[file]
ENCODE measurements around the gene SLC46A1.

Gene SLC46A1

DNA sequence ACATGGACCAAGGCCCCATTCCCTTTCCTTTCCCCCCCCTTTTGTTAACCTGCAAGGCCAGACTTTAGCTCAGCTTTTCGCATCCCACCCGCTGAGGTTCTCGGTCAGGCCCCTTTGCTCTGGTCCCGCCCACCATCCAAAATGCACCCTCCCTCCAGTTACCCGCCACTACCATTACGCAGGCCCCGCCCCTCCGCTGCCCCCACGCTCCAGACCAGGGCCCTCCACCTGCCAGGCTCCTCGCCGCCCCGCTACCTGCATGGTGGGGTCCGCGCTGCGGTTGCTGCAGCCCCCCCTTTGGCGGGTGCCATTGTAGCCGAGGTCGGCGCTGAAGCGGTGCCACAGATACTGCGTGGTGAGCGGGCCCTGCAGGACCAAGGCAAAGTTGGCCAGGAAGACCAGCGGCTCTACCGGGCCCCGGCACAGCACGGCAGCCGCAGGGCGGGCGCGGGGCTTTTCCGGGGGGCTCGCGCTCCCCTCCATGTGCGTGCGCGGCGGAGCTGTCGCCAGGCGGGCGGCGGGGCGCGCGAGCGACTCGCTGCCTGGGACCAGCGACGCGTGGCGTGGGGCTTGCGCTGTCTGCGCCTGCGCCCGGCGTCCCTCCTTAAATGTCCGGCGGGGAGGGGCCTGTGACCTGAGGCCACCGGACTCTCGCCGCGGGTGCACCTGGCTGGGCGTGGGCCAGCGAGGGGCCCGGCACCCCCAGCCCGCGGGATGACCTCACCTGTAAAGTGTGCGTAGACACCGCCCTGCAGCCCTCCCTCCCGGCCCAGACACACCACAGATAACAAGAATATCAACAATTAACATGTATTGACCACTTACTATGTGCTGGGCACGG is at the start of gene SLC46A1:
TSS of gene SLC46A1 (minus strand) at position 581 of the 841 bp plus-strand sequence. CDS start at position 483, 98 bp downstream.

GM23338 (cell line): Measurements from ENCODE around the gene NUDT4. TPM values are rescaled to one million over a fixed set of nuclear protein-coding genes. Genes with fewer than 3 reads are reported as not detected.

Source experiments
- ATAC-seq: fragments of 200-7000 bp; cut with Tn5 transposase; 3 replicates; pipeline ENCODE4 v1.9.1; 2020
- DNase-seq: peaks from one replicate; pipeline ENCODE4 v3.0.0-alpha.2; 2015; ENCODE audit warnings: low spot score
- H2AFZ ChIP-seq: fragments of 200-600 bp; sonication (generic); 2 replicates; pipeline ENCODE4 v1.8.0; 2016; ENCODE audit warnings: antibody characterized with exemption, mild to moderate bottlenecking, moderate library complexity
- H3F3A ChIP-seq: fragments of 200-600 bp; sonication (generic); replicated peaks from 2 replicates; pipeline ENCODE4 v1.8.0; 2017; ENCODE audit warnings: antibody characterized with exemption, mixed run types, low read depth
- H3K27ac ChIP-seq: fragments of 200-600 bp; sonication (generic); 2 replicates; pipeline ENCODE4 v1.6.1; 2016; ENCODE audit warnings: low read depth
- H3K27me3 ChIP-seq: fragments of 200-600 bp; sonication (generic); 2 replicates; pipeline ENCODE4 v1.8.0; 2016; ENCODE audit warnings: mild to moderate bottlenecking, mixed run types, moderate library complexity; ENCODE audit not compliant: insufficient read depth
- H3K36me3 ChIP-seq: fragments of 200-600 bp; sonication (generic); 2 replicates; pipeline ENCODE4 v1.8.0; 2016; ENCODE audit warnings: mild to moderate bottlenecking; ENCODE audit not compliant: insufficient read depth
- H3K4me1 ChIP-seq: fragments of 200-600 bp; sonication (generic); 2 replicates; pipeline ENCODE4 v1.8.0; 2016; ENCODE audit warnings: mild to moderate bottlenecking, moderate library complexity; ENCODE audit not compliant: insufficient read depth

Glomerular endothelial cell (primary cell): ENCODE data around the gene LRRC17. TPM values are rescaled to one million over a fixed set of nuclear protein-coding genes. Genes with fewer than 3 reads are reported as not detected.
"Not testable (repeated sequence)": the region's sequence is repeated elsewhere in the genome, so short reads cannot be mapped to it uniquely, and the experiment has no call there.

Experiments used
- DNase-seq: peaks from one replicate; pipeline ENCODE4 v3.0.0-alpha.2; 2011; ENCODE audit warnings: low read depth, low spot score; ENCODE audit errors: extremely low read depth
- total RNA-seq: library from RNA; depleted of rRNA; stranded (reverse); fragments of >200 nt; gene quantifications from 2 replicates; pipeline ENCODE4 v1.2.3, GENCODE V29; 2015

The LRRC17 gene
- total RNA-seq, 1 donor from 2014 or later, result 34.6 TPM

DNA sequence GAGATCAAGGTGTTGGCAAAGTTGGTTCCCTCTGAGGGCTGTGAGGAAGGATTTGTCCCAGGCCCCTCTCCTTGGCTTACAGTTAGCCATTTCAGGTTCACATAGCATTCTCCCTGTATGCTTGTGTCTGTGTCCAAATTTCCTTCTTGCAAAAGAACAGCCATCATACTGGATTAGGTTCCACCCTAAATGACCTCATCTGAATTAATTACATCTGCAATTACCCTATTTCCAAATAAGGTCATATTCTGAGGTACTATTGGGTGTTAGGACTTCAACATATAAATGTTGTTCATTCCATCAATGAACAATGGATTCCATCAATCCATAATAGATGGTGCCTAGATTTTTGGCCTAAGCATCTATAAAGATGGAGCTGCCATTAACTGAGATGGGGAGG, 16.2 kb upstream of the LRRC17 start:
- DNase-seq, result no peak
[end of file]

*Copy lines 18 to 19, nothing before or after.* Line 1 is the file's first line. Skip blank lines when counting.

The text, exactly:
- DNase-seq: peaks from one replicate; pipeline ENCODE4 v3.0.0-alpha.2; 2011; ENCODE audit warnings: low read depth, low spot score; ENCODE audit errors: extremely low read depth
- total RNA-seq: library from RNA; depleted of rRNA; stranded (reverse); fragments of >200 nt; gene quantifications from 2 replicates; pipeline ENCODE4 v1.2.3, GENCODE V29; 2015